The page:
Richard McNeill at Canadian Sculpture Centre

Opening reception / November 17, 2018
Canadian Sculpture Centre

David Lieberman for Richard McNeill

David Lieberman is reading his opening remarks. Photo: Xiaotong Cao

CONTINUA

a continuous extent, series, or whole … in mathematics, a continuous sequence in which adjacent elements are not perceptively different from each other, although the extremes are quite distinct …

I have been privileged to walk the fields in Brighton and to navigate the ordered chaos of Richard’s studio at Whitsend …

to share the space of the verdant and sometimes wild and untamed landscape and the space of making in the cyclical thoughts and ideas of conception and evolution …

Installation view of Richard McNeill, Continua 3. Courtesy of Canadian Sculpture Centre

today marks the publication of the second book in the series, GAZERS following the previous edition of STREAMS

an early painting, Vinculum (1973) following the first use of Continuum, a painting in the previous year, clarifies the significance of the PODFLOW series in its exploration of streams and of lifeforce …

it somewhat uniquely included a knot, a manipulation, an intentionality of pause … it also suggested a horizontality of the earth, and yet removed from the source, in resting on an articulate and spare plane

I am reminded of the evolution of dance and the role of gravity … classical ballet looks to lightness in its verticality and in its subtle and airy technique … modern dance, in reference to the horizontal, looks to the energy of the earth beneath …

Installation view of Richard McNeill, Continua 3. Courtesy of Canadian Sculpture Centre

the work rose from the context of its site to assume a verticality and totemic presence evidenced by most, if not all, of the work in this show …

at times, I am reminded of the megaliths of the outer islands of the Orkneys and the remote reaches of Ireland … timeless in their rich patina and textured surface, with whispered stories of times past and the fictive archaeologies of yet to be written histories of the future …

Installation view of Richard McNeill, Continua 3. Courtesy of Canadian Sculpture Centre

is Richard referencing his Celtic roots, or simply investigating the narratives of experience with the richness of aurality and visual tactility …

these sensibilities are increasingly intense as the work develops in the incorporation of multiple, often surprising, materiality, in its origins, its manipulations, and its hybridity, questioning that which we think we know and that which we assume to be familiar …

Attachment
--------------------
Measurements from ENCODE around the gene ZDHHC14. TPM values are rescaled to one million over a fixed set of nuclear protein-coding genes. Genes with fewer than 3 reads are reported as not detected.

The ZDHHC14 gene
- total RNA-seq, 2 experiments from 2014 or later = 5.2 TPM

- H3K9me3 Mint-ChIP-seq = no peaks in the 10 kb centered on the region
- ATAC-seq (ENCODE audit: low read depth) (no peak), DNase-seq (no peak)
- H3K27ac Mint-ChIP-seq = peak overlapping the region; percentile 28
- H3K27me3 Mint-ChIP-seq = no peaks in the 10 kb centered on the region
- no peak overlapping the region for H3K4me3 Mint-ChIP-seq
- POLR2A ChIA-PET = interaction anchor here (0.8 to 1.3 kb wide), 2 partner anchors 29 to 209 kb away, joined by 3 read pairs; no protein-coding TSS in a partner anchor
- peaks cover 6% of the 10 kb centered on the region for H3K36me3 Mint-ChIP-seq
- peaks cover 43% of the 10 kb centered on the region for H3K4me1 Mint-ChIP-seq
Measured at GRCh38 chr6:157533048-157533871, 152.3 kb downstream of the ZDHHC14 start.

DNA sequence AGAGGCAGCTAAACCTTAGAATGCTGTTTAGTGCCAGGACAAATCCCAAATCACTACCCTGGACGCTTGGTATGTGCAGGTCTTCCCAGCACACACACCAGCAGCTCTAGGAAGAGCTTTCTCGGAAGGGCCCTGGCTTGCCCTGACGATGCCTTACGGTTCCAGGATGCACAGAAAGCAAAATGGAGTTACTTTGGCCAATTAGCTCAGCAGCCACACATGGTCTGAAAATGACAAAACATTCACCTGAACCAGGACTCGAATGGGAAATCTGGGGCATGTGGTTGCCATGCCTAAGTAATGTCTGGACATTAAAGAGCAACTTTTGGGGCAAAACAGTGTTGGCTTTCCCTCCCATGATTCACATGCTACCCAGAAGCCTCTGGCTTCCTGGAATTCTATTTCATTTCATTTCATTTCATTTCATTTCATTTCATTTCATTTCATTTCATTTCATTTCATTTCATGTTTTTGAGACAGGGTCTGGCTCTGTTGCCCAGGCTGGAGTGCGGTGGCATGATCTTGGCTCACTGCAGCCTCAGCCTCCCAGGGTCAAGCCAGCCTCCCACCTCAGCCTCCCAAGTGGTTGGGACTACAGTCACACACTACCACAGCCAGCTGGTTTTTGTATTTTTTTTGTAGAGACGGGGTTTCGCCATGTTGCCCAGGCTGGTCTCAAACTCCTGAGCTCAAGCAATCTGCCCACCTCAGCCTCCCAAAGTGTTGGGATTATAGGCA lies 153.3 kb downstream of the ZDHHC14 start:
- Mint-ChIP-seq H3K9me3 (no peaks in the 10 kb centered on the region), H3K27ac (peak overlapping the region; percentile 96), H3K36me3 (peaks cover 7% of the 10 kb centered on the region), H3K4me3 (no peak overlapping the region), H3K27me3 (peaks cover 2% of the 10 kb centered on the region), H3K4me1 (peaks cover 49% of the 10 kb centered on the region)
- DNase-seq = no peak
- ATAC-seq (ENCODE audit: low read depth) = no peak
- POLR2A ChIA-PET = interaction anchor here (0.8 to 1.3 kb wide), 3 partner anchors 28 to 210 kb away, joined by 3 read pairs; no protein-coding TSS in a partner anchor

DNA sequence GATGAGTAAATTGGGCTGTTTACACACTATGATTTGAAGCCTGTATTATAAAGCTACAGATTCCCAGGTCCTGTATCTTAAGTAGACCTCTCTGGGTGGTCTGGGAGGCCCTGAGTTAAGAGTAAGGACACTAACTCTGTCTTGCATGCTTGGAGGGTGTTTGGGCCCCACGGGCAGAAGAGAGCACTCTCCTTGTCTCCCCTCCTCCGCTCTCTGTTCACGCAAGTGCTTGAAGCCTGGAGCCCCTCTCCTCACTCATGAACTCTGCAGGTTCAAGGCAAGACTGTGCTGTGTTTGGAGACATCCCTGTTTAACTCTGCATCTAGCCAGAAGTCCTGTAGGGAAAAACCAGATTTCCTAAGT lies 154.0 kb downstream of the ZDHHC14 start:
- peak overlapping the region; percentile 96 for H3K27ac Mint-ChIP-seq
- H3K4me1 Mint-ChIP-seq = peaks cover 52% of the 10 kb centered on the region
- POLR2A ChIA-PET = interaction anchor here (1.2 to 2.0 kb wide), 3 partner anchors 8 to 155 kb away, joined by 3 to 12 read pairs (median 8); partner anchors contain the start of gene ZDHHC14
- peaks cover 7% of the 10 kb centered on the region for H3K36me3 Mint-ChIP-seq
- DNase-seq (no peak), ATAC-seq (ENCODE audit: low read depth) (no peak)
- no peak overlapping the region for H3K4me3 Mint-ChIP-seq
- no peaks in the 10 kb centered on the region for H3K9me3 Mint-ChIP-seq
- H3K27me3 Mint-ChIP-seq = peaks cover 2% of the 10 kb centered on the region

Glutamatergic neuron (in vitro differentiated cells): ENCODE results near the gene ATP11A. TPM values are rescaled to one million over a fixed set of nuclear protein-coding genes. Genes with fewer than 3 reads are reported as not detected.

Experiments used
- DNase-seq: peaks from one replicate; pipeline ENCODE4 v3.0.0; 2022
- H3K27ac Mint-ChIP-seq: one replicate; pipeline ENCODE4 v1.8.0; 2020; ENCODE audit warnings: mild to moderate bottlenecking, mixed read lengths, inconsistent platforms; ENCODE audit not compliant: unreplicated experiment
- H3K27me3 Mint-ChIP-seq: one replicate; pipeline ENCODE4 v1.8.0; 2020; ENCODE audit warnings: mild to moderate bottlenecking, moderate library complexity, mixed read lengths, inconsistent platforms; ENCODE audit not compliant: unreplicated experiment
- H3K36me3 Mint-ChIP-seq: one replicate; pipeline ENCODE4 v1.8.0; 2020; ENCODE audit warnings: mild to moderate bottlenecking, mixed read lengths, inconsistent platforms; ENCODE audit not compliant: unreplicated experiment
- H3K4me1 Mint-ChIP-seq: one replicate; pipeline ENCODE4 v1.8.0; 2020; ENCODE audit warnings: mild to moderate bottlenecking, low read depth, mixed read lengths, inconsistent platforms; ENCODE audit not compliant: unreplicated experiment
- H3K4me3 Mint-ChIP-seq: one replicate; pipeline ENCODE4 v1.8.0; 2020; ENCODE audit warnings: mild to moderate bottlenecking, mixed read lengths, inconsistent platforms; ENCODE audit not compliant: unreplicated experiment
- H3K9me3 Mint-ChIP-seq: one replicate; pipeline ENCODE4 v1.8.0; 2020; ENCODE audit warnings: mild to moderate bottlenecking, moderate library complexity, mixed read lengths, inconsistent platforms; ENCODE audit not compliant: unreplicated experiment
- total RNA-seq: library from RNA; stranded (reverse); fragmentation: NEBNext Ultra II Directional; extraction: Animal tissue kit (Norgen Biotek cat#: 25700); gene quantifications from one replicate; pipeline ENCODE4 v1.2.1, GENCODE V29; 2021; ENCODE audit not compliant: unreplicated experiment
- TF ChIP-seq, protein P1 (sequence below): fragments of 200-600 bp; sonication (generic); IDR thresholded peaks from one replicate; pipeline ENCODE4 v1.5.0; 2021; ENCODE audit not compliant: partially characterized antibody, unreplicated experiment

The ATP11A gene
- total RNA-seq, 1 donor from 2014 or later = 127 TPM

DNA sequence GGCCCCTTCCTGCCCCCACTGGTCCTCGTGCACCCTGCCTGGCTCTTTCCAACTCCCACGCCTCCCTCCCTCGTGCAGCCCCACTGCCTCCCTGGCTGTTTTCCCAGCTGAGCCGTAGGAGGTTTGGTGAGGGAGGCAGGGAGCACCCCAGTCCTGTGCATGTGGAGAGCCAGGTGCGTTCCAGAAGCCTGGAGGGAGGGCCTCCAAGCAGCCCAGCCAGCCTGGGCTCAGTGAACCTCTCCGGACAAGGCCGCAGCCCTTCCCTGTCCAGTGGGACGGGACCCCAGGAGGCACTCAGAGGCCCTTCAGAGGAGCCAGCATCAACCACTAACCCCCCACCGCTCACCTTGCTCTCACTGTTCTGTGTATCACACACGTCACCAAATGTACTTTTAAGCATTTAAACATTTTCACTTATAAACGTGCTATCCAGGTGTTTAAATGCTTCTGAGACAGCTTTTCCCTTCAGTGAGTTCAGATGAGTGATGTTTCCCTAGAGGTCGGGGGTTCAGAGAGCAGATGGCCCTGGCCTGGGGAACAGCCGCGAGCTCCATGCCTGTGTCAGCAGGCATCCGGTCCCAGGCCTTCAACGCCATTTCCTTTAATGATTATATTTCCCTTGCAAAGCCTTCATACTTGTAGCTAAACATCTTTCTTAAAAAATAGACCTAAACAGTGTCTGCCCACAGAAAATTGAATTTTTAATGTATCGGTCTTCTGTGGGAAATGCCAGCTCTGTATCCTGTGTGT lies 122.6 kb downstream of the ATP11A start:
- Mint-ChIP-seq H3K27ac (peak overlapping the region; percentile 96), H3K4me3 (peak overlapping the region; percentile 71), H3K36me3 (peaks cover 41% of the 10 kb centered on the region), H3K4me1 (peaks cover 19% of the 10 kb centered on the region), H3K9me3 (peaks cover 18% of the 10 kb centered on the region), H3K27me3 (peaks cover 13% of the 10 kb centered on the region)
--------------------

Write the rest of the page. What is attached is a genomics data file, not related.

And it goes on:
the GAZERS and the STREAMS appear and reappear, among the women …

 

Installation view of Richard McNeill, Continua 3. Courtesy of Canadian Sculpture Centre

from the figural, or at least referential, in their evocation of the traditions of modern sculpture, the GAZERS begin with a sense of calm, a reflective contemplation, sometimes distanced, and at other times, intimately engaged …

in the gaze of exchange, silent and intensely moving …

 

Installation view of Richard McNeill, Continua 3. Courtesy of Canadian Sculpture Centre

the pieces, again, become totemic in their repositioning, inviting and resisting, they form gates, portals, and thresholds …

do we observe from afar, do we listen, do we contribute to the discussion,

the compressed space of the gallery leaves us little choice …

to return to the idea of gate and invitation, to explore and to investigate the TORII in a Japanese garden
I ask a brief indulgence as I recount a few personal moments:

The aged gardener took a favoured stone, a stone selected not for its current shape or colour, selected rather for the knowledge that from within would emerge forms and figures, granular aggregate, chromatic narrative, folds, both seamed and sensual …

he took them to a rocky coast … he spoke to the waves … their rhythms welcomed his gift …

Installation view of Richard McNeill, Continua 3. Courtesy of Canadian Sculpture Centre

many years later, long after his own ashes had been scattered in the same surf, or was it, another location …

my great grand daughter opened the carefully written scroll and journeyed to the shore navigating the map to retrieve that stone …

its shape was perfect, its colour and its surface silently spoke of the years of conversation and immersion within the waves …

she new exactly where to place it …

only a few days later it cast shadows in the gravel of a dry rock garden, the light retelling the geology of its origins, the craft of its making, and the memories of its stories …

knowing that others would hear their own versions of those ideas as they danced with the rock and listened to the gentle sounds as they lightly touched the gravel surface.

Installation view of Richard McNeill, Continua 3. Courtesy of Canadian Sculpture Centre

many years ago, we wandered in to a temple courtyard … snowflakes, the delicate shapes of wood block prints like lace mantillas draped over the stones … the ancient wooden doors creaked, young girls in white robes with twig brooms swept the snow, for a brief moment, the dampness of memory and its patterns adorned the surface.

that evening over tea, in the crackled glaze of my cup … I read, and I listened to the patterns …
moments in Japan, or was it Brighton … only yesterday, or anticipation of promises of tomorrow …

thank you, Richard, for your thoughts, for your friendship, and for the work …

I will continue to follow the streams and gaze with wonder.

Richard McNeill, Continua 3, opening reception. Photo: Xiaotong Cao

David J. Lieberman artist architect professor

*Transcript of a text as delivered at the opening reception of Richard McNeill, Continua 3, November 17, 2018, Canadian Sculpture Centre, 500 Church Street. The exhibition is open till December 7, 2018. Gallery hours: Tue – Fri, 12 – 6; Sat, 11 – 4 pm.

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